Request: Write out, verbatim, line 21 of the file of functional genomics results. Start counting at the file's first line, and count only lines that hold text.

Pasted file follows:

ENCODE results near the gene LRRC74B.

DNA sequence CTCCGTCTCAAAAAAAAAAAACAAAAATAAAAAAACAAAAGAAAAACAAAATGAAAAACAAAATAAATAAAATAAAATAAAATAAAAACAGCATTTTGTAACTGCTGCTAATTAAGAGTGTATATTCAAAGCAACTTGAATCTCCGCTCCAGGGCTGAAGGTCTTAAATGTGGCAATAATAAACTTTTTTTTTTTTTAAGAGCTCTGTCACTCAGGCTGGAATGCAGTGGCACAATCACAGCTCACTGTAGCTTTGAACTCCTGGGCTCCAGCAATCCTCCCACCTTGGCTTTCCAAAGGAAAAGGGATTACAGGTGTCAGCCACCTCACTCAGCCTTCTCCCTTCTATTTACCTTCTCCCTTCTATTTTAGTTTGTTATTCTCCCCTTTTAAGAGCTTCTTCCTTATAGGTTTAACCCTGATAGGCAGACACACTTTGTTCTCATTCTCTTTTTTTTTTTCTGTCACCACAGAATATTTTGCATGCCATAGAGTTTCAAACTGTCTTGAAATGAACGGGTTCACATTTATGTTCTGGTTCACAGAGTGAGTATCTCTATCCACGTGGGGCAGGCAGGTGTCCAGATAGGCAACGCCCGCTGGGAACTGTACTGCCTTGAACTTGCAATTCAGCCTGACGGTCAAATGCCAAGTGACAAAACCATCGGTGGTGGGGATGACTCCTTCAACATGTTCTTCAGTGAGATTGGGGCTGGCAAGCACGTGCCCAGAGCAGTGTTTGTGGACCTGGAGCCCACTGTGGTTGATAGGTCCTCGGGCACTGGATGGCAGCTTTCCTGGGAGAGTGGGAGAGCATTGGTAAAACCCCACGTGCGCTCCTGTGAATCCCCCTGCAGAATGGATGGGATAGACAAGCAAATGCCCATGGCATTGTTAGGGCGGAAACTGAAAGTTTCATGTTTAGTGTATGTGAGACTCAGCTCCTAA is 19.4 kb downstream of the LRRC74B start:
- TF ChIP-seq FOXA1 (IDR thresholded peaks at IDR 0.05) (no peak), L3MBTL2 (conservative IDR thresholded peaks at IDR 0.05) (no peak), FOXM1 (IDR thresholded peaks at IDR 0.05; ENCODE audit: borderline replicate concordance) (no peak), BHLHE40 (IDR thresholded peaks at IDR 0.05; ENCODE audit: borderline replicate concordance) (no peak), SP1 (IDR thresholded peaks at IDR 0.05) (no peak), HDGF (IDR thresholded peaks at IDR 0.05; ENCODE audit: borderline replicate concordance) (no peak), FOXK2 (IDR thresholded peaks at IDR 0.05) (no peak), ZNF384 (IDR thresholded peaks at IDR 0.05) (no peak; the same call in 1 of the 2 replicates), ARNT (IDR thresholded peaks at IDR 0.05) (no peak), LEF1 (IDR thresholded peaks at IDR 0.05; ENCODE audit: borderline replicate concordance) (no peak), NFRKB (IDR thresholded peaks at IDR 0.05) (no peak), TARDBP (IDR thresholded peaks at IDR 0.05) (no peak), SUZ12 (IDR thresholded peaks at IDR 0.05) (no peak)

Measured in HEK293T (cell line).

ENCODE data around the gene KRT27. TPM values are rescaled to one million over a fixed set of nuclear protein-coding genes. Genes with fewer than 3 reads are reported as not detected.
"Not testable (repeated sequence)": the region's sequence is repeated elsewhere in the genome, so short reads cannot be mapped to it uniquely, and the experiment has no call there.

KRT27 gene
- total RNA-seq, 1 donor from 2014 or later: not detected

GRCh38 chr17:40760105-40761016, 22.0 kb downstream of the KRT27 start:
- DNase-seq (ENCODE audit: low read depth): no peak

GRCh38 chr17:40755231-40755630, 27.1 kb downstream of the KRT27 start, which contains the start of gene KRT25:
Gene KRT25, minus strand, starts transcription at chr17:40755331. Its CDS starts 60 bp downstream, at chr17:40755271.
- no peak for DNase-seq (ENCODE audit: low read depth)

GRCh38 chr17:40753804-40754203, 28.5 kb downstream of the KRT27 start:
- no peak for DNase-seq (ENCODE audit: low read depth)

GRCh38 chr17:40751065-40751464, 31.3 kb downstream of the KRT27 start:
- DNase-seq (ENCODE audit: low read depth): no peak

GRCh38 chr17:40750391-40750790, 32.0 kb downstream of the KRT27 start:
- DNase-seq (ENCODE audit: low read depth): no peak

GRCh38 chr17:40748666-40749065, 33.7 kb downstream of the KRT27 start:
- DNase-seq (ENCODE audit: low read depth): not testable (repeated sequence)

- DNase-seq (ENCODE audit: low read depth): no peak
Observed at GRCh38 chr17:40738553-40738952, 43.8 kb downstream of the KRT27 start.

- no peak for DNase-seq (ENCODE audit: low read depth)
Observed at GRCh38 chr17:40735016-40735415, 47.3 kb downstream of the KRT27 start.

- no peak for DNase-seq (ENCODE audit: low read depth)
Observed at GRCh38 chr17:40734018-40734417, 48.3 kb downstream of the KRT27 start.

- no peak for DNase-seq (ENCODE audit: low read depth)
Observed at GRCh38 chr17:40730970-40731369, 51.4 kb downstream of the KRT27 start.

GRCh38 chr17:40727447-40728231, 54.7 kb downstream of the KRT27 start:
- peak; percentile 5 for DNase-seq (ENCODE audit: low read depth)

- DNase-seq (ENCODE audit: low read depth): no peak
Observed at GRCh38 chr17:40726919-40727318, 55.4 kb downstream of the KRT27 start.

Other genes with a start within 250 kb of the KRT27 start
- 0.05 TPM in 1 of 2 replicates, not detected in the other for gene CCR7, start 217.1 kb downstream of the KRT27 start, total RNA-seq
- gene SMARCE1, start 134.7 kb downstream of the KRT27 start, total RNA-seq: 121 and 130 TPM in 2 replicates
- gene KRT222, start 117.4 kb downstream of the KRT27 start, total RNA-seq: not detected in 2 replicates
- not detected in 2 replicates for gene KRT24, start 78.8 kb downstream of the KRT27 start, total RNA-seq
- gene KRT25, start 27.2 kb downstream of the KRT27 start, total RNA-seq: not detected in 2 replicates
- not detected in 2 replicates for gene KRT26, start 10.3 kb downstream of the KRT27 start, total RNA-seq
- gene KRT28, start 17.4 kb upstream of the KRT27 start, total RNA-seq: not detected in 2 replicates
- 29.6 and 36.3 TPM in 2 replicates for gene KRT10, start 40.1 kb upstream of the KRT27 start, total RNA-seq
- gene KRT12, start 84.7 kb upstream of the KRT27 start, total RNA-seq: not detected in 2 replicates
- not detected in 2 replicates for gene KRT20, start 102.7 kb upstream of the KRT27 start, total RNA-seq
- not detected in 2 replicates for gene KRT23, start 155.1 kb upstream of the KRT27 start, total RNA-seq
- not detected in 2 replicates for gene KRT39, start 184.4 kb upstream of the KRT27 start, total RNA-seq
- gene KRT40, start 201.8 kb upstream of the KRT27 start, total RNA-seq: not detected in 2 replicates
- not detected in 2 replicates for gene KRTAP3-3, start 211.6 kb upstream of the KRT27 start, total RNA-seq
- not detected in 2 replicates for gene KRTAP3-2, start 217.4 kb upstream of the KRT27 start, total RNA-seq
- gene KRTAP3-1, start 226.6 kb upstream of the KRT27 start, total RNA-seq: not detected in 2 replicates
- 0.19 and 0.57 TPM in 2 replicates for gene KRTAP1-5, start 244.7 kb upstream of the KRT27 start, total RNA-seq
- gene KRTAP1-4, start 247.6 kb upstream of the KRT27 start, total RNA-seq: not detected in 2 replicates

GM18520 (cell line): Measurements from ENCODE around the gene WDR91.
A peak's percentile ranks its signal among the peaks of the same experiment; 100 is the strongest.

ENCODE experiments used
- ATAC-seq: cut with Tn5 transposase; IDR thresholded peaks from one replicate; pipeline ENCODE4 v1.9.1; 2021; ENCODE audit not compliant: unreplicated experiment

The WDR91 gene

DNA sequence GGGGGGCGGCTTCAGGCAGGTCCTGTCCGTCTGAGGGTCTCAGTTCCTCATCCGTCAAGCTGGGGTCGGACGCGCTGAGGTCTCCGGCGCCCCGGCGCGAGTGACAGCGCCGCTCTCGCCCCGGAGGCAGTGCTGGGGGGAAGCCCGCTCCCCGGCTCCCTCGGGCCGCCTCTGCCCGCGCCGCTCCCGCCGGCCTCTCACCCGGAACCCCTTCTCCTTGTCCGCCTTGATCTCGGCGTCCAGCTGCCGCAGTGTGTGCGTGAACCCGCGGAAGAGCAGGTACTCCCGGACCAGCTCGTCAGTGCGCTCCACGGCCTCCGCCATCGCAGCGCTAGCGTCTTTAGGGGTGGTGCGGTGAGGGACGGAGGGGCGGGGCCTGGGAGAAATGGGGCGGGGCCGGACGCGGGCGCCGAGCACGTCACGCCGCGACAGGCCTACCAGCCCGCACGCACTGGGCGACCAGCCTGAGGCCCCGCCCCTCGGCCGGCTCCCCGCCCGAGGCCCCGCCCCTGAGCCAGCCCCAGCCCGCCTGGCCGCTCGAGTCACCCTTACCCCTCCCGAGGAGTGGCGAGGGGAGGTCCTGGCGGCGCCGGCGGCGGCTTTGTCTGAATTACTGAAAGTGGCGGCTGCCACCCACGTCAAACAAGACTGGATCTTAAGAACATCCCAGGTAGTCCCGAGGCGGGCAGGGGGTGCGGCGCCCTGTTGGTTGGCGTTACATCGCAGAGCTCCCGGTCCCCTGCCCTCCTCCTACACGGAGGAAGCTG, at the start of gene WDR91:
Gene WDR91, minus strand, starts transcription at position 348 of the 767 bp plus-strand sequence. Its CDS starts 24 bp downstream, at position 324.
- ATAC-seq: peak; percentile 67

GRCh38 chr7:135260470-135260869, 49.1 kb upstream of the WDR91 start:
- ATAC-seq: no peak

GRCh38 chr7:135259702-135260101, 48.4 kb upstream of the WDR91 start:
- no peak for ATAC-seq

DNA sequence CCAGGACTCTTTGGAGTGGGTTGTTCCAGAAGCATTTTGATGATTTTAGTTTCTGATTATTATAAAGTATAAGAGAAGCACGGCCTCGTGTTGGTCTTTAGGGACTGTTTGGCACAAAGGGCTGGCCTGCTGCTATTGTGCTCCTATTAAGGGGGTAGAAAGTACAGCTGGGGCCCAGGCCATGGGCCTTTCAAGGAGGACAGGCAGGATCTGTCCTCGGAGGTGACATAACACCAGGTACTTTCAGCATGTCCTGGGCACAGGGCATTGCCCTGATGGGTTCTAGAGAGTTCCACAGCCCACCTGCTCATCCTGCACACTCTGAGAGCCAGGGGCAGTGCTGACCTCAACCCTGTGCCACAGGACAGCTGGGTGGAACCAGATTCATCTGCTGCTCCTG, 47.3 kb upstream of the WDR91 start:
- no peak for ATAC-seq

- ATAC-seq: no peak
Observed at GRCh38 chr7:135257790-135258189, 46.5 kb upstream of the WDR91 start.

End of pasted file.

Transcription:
- DNase-seq (ENCODE audit: low read depth): not testable (repeated sequence)